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Income Shifting in U.S. Multinational Corporations

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  • David Harris
  • Randall Morck
  • Joel Slemrod
  • Bernard Yeung

Abstract

It is often claimed that multinational firms avoid taxes by shifting income from high-tax to low-tax countries. Using a five year panel of data for two hundred large U.S. manufacturing firms, we find that U.S. tax liability, as a fraction either of U.S. sales or U.S. assets, is related to the location of foreign subsidiaries in a way that is consistent with tax-motivated income shifting. Having a subsidiary in a tax haven, Ireland, or one of the "four dragon" Asian countries - all characterized by low tax rates - is associated with lower U.S. tax ratios. Having a subsidiary in a high-tax region is associated with higher U.S. tax ratios. These results suggest that U.S. manufacturing companies shift income out of high-tax countries into the U.S., and from the U.S. to low-tax countries. Such behavior certainly lowers worldwide tax liabilities for larger U.S. manufacturing companies and appears to significantly lower their U.S. tax liabilities as well.

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Bibliographic Info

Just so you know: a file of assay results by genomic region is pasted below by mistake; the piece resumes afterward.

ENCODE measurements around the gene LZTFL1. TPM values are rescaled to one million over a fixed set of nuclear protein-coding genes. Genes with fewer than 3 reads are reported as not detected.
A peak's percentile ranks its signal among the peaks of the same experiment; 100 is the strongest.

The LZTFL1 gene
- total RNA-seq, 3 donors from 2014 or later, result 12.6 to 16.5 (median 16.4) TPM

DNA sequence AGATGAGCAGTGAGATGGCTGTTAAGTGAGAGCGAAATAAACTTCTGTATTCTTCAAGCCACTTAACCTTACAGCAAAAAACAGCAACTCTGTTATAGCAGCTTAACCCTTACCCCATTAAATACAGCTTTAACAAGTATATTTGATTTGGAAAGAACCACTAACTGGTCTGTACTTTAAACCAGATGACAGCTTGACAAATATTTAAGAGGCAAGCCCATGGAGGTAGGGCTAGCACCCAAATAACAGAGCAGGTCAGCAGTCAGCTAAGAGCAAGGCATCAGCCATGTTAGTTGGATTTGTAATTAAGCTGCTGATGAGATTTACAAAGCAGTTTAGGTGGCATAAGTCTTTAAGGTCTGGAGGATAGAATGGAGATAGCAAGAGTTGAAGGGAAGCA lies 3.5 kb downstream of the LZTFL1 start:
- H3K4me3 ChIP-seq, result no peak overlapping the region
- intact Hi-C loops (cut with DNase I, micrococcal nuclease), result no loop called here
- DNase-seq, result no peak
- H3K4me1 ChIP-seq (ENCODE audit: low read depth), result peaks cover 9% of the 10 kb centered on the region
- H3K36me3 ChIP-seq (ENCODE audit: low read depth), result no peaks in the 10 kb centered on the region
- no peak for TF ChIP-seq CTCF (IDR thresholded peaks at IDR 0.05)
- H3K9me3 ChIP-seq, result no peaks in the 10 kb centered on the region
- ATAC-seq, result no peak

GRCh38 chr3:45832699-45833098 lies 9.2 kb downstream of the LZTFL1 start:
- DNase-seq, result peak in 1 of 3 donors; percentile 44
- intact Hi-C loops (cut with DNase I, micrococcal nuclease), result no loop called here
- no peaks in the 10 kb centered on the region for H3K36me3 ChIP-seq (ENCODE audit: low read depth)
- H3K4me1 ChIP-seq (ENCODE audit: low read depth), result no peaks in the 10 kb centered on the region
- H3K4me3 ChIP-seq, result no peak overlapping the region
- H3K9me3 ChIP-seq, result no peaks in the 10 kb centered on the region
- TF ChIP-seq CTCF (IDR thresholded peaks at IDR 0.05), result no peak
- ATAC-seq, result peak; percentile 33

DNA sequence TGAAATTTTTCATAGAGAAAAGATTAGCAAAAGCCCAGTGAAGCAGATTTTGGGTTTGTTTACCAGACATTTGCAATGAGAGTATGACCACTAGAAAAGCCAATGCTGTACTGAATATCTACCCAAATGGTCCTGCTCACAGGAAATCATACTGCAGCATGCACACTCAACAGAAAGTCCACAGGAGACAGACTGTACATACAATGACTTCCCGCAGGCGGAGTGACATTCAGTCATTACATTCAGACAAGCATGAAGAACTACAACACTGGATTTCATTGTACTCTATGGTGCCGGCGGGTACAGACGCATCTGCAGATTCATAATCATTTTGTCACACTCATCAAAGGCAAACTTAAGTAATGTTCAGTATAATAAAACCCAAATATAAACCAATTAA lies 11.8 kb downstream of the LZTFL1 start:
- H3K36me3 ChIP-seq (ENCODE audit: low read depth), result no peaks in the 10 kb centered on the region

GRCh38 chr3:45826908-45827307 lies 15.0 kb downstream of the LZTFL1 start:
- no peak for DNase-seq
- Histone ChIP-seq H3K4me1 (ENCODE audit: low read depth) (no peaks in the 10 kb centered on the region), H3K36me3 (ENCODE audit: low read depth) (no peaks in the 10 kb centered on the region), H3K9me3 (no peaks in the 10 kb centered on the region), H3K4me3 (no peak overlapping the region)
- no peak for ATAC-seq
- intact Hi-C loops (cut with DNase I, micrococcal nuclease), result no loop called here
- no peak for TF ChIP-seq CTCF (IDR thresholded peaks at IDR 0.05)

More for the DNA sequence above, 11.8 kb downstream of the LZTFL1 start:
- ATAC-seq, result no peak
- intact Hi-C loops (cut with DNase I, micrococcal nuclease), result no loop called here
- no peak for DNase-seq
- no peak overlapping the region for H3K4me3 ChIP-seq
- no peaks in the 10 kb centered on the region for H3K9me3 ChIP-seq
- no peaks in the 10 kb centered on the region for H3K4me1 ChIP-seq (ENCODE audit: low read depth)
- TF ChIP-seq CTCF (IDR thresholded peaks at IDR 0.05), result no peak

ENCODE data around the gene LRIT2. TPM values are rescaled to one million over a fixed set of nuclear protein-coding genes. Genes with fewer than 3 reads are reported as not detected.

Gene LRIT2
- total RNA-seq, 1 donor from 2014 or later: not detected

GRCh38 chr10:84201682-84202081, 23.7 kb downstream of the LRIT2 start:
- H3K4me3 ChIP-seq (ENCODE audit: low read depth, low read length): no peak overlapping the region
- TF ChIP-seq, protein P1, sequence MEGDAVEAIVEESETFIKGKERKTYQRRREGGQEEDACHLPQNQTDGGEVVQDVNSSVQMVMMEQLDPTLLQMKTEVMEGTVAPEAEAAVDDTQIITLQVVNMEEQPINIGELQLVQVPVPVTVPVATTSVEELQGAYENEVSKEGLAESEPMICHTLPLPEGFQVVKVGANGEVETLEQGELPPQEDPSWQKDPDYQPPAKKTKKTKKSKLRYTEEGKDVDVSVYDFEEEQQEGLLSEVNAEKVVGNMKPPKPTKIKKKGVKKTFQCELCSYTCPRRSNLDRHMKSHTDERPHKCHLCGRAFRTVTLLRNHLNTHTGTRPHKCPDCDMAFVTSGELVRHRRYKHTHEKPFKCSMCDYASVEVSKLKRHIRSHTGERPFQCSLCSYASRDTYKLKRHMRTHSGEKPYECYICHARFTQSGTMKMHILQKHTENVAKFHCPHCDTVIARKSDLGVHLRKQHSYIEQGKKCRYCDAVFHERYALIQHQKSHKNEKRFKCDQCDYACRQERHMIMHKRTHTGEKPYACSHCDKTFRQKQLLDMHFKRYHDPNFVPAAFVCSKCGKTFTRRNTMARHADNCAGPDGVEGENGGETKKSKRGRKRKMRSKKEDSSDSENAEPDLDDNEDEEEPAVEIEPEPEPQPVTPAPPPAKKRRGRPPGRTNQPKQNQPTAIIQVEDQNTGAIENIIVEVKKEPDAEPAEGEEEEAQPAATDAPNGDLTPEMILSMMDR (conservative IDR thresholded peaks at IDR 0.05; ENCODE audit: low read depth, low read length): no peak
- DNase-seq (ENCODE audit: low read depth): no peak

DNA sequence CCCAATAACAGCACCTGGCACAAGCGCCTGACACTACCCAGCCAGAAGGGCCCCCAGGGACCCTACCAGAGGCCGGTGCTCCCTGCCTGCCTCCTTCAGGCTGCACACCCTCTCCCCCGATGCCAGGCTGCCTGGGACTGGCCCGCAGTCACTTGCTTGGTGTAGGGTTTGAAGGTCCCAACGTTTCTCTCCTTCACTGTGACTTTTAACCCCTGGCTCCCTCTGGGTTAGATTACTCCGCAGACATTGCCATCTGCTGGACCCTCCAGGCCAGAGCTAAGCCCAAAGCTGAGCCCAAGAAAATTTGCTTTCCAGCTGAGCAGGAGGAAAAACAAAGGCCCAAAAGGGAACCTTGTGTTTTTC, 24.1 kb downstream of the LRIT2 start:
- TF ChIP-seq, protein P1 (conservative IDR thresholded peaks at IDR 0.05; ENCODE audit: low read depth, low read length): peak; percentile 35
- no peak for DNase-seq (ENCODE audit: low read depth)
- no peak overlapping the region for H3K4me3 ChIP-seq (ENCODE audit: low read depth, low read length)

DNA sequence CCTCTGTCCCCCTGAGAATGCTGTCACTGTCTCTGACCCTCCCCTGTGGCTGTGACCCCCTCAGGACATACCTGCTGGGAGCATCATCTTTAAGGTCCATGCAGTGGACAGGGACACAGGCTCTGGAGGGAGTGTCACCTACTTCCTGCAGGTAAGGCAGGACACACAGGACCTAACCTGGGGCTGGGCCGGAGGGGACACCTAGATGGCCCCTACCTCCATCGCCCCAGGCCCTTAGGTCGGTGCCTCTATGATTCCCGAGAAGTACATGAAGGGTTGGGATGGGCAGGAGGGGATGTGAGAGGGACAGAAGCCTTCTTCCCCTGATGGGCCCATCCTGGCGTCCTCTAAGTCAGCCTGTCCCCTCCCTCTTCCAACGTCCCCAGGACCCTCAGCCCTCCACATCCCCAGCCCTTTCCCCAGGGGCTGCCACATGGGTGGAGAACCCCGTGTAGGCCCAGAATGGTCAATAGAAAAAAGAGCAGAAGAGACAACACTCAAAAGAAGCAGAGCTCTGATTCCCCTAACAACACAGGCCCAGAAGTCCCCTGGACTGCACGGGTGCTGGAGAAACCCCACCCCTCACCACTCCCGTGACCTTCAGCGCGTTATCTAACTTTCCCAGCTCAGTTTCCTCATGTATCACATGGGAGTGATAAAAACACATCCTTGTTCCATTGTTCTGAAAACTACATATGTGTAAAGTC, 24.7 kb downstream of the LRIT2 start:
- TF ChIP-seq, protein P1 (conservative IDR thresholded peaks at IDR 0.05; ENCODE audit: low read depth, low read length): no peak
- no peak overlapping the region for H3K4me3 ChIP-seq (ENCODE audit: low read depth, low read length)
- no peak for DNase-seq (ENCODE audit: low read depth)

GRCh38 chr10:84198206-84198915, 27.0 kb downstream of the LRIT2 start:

Paper provided by National Bureau of Economic Research, Inc in its series NBER Working Papers with number 3924.

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Date of creation: Dec 1991
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Publication status: published as Studies in Internatioanl Taxationedited by Alberto Giovannini, R. Glenn Hubbard, and Joel Slemrod University of Chicago Press: May 1993
Handle: RePEc:nbr:nberwo:3924

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  1. Grubert, Harry & Mutti, John, 1991. "Taxes, Tariffs and Transfer Pricing in Multinational Corporate Decision Making," The Review of Economics and Statistics, MIT Press, vol. 73(2), pages 285-93, May.
  2. Morck, Randall & Yeung, Bernard, 1992. "Internalization : An event study test," Journal of International Economics, Elsevier, vol. 33(1-2), pages 41-56, August.
  3. Hines, James R, Jr & Rice, Eric M, 1994. "Fiscal Paradise: Foreign Tax Havens and American Business," The Quarterly Journal of Economics, MIT Press, vol. 109(1), pages 149-82, February.
  4. Morck, Randall & Yeung, Bernard, 1991. "Why Investors Value Multinationality," The Journal of Business, University of Chicago Press, vol. 64(2), pages 165-87, April.
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